My Own Failures
1. I wrote an application in a Ruby web framework 1.x.x. Everything worked, fine. Then the 2.x.x. version came along and I upgraded and my app broke in many places. I fixed them somehow.
Then the 3.x.x. version came along and I upgraded and my app broke in many places again.
That is not the framework's problem. The real problem is I had used too many plugins.
2. I wrote an application in a PHP web framework 1.6.x. Everything worked, fine. Then the 1.7.x. version came along and I upgraded and my app broke in many places.
This is not the framework's problem. The real problem is I had used too many PEAR's.
3. Before all this, I worked for a project that migrated from EJB1 to 2 to 3 etc.
And for another project, where the project managers took years to move from Struts 1 to 2.
1. Netscape's spaghetti code that cost the company its battle against Microsoft.
2. Friendster's social graph that slowed the site to a crawl.
3. MySpace's "technical debt" that ruined the site.
4. Ruby on Rails framework --- Its lack of hosting (Maybe their developers don't care or it is their blind spot). And its handling of data management; if they don't know this part well enough, they should leave it alone e.g. PHP has no ORM and has been doing just fine.
5. Microsoft alone has a dozen or more data access technologies from 1998 to 2008, according to a book by Joel Spolsky. I don't have time or experience to know such stuffs.
My Own Successes
1. Porting RedBlack tree, AA tree etc from Java to Ruby is easy.
2. Porting shortest path, quick sort etc from Ruby to Python is easy.
3. Porting Regular expressions, string/text handling etc from PHP and Perl to Ruby is easy.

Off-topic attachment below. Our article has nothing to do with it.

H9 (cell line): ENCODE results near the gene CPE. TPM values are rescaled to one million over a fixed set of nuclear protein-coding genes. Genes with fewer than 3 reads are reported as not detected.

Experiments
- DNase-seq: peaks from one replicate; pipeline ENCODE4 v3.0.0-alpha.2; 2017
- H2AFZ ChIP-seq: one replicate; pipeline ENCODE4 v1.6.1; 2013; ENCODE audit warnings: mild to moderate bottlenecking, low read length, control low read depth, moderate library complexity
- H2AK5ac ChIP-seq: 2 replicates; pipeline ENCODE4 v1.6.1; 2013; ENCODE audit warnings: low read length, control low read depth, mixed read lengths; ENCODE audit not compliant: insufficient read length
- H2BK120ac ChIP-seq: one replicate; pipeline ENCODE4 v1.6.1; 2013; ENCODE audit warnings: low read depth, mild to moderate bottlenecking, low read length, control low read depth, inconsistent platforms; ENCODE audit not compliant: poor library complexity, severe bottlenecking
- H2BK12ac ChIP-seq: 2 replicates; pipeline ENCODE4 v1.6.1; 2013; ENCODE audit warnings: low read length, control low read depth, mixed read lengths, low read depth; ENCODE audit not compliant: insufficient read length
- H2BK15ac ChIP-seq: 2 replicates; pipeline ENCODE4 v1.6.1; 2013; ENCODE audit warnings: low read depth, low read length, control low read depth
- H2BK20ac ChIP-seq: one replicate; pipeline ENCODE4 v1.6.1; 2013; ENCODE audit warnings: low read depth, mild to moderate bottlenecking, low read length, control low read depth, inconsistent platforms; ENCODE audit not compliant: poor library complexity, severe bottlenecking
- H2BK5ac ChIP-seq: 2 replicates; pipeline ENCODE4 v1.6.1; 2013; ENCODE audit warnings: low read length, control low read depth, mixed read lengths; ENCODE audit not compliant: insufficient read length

4. Porting higher order functions amongst Perl, Python, Ruby is easy.
5. Porting any plain domain or business object from any language to any other language is very very easy. From Java to Pascal, from Perl to PHP, from Ruby to C++, whatever.
6. Modeling or making mental representations or doing objects, classes and APIs for Law domains, Insurance domains, Education domains are very very very easy and fast.
7. Dreaming, going into trance, seeing in my mind eyes some apps end to end from the users' point of views is extremely easy and fast. "Easy" doesn't mean I do these activities well because, often, I even forgot to do them at all!
8. Writing domain objects is very easy.
9. Combining those objects is very easy.
1. Real programmers code everything by themselves. A paradox because they do and they don't.
2. Real programmers don't trust others' codes. A paradox because they do and they don't.
3. Excel team wrote even their own compiler, and killed off all dependencies.
4. Algorithms are very infrequent. They come once or twice in a decade.
5. Facebook is using many programming languages. So is Twitter.
6. Google founders didn't learn HTML etc on purpose.
If you can't find Apple-style appealing packaging, sell your stuffs, your wares raw, plain, uncovered!